It was recently announced that transfer (registration) window will close for all English football league clubs on 9th August at 5.00pm. The window for EFL clubs is now synchronised with the Premier League, who have collectively chosen to close the window two days before the 18/19 season starts. This is well before the window shuts for the rest of Europe.
As the true valuation clubs place on players is often only revealed at the eleventh hour, supporters have become accustomed to seeing a deadline effect. Last minute deals are often cut as bargaining power shifts close to a deadline. A chain reaction usually occurs as one deal begets another; clubs won’t sell without a replacement. I would guess that this behaviour, and all the associated hype, will just be moved backward three weeks.
There might be some subtle and some unforeseen effects however. This could go two ways. Pushing the deadline back may make things more frantic, particularly during years where international competitions take place. In turn, this could increase the frequency of business in the January window. Oppositely, it may stop panic buys which can occur under the current rules. At the moment clubs can overpay after a bad start.
Moving the transfer window backward may alter the ‘deadline day’ activity in other ways too. The buying-selling dynamic of the window will likely change as clubs will still have plenty of time to offload players abroad. Will we see more last minute splurges as clubs still have an extra few weeks to flog unwanted talent on the continent? Perhaps. Equally, it will present a challenge for elite clubs who have players in demand from the European giants – top Premier League clubs may have to work harder to fend off Barcelona, PSG, Real et al. While these situations are rare, clubs won’t be able to reinvest any monies accrued from a sale after the domestic window closes.
While the craziness could be just pushed back three weeks, the negative externality associated with unruly players trying to push through a move will likely end. Managers who crave stability could be the winners. By voting for the new rules clubs seem to be willing to sacrifice a star player who could be useful, albeit for 3-4 matches, for the sake of certainty and having no disruptive forces existing in the dressing room.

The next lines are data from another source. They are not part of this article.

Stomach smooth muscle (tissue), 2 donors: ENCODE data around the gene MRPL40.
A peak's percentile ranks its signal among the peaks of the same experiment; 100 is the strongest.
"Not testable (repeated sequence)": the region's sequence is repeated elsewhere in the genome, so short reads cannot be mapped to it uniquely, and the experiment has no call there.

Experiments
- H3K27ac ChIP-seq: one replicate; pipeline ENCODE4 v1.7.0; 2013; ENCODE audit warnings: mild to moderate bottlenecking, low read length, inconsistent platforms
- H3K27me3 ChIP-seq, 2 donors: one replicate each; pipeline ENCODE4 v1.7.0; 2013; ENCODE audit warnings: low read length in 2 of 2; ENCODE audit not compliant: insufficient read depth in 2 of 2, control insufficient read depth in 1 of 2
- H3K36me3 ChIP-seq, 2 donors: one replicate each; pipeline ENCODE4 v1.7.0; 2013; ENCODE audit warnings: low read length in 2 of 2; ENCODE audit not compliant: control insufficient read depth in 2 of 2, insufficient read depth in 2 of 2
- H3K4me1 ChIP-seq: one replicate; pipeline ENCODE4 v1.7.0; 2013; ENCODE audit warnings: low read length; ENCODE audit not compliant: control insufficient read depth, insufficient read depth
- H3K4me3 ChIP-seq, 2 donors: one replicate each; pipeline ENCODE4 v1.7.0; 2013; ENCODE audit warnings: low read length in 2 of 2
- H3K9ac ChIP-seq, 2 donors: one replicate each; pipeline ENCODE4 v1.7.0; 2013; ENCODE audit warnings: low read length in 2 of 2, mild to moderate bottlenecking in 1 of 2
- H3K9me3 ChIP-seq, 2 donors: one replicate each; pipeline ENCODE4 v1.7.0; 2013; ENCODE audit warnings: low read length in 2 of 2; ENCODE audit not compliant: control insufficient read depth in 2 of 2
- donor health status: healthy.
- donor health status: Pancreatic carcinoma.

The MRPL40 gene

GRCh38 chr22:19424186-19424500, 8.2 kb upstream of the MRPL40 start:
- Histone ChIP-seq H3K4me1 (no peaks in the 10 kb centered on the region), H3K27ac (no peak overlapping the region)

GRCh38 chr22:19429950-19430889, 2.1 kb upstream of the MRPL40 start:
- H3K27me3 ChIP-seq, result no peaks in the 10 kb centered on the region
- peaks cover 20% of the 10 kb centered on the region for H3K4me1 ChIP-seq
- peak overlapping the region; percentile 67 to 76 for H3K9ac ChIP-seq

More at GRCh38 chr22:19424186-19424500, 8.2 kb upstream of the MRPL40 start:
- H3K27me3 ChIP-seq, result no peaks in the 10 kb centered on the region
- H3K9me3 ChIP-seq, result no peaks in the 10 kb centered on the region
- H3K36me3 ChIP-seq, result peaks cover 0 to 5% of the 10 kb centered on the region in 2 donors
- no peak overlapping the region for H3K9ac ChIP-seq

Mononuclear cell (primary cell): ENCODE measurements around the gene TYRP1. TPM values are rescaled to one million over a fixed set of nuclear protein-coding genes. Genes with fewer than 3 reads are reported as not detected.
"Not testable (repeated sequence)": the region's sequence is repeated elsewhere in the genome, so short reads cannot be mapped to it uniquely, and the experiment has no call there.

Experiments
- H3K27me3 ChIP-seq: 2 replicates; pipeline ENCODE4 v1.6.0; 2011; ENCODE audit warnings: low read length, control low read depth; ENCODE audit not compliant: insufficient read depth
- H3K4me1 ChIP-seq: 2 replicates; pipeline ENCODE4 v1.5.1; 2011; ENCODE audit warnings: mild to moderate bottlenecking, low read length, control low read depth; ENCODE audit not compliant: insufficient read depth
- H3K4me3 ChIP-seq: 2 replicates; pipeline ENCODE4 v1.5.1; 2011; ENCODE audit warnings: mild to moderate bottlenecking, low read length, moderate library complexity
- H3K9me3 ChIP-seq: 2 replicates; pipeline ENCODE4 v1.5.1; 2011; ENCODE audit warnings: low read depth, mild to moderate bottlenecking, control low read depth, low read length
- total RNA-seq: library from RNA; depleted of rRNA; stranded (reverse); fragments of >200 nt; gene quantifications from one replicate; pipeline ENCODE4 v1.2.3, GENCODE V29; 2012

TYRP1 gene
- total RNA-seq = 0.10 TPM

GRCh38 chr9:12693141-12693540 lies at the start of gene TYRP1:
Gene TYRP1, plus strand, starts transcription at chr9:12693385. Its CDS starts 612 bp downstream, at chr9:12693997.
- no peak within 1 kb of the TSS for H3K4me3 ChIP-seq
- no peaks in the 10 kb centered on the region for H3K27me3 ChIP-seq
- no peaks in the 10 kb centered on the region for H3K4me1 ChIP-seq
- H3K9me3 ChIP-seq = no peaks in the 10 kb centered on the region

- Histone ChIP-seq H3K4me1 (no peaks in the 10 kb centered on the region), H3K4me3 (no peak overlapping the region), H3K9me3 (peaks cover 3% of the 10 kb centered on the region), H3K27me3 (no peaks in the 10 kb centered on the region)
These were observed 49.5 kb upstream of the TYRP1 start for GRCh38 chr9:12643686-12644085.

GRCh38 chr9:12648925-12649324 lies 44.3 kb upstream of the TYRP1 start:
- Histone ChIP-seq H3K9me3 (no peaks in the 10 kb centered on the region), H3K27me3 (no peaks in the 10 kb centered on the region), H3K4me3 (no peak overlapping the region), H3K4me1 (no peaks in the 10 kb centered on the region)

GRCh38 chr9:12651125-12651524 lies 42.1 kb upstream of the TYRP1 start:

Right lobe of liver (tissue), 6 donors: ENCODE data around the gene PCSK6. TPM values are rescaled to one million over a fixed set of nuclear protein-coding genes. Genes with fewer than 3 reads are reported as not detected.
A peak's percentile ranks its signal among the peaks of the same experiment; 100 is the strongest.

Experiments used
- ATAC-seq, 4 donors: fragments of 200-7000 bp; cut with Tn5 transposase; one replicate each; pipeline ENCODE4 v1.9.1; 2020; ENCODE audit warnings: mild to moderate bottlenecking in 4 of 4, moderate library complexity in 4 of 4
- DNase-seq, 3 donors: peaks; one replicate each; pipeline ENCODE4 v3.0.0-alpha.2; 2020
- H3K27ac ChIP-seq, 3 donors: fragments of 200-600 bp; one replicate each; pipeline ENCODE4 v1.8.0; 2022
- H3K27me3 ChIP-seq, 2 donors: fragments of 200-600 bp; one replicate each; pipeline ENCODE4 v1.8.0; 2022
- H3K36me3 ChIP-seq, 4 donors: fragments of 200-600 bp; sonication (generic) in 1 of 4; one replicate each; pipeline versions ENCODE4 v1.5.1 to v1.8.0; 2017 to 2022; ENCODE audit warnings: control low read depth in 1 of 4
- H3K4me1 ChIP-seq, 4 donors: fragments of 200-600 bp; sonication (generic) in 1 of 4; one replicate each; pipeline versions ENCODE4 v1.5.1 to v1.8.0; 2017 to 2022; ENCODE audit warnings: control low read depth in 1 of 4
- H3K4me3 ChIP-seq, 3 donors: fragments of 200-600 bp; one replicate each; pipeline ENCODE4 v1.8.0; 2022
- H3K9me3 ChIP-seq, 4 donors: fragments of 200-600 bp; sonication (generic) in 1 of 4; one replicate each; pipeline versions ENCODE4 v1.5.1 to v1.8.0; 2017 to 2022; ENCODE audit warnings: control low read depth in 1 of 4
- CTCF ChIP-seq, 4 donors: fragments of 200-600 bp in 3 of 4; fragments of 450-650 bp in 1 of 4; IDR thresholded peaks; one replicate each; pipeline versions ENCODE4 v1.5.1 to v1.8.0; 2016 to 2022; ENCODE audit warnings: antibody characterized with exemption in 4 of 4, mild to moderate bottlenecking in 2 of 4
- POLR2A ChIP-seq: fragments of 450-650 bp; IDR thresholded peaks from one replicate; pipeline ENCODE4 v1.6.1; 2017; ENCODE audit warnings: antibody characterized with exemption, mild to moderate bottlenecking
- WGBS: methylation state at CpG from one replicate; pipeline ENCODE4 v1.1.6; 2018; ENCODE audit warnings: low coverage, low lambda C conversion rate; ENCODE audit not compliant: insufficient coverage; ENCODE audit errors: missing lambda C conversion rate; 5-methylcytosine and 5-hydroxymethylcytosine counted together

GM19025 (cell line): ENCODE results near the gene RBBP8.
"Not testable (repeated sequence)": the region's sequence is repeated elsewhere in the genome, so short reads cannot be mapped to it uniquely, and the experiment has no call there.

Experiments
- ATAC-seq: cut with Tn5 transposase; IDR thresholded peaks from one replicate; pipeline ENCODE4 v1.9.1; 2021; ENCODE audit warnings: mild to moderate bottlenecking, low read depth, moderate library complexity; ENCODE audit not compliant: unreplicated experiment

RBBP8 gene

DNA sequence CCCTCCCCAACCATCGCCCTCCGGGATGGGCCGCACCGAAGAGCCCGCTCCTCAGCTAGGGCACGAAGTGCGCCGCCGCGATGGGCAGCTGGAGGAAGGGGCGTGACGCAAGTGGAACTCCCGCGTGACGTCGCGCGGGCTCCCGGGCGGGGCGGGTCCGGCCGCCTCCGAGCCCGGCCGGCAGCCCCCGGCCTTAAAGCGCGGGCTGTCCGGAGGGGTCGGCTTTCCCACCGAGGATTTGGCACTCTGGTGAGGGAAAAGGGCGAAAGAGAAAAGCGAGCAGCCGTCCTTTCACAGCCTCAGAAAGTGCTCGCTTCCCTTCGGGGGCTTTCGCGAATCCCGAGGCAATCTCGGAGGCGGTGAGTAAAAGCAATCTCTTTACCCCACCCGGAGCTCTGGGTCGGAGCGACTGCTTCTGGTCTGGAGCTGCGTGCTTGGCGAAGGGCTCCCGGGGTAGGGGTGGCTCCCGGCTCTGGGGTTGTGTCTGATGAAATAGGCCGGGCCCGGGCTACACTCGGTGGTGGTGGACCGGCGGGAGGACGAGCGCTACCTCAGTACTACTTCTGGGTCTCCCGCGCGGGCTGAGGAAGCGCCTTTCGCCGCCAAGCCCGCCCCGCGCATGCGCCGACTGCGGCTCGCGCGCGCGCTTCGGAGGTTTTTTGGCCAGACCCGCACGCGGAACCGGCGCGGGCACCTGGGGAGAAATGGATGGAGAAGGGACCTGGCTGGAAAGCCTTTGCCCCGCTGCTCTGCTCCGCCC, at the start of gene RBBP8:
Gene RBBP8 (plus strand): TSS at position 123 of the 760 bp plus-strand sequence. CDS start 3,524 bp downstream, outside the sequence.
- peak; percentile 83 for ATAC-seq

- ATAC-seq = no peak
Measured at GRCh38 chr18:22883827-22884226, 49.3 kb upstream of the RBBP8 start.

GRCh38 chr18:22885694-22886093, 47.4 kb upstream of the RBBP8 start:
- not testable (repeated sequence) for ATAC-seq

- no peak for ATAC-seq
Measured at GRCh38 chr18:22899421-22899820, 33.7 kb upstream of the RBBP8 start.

Recently, Sanchez, Costa, Coutinho and van Dijk were withdrawn from the first eleven as speculation mounted about their future. A good example prior to this year’s start was the case of Gylfi Sigurdsson. The Icelander wasn’t in the ‘right frame of mind’ to go on Swansea’s pre-season tour. He moved to Everton on the 16th of August. One of the most famous examples occurred in the 2008/2009. The atmosphere at Tottenham was close to toxic for the first few matches as the benched Dimitar Berbatov (successfully) forced through a move to Manchester United on deadline day. Tottenham scored 1 point out of 9 before the window closed. Juande Ramos was sacked soon after. The Berbatov transfer debacle did him no favours.
Moving things back will allow inevitable transfers to take place earlier and may negate any dressing room spillover effect associated with want-away stars. Also, increased squad certainty may improve parity between clubs. If negative effects caused by one individual spreads across a dressing room, another club may luckily play them in the first few weeks, prior to the windows close. Hopefully an early close will stop teams randomly benefiting from an unsettled opposition. Finally, moving things back may do away with any perverse incentives stories (or conspiracy theories that surface online). For instance, Oxlade-Chamberlain represented Arsenal in Liverpool ‘s 4-0 win. A week later he joined the Merseyside club.
It will be interesting to see the effects of this change. Something in me thinks that without the buy in of other European leagues, the desired impact of the rule change may not be fully reached. If anything, big European leagues could see the Premier League's first move as giving them leverage in the transfer market.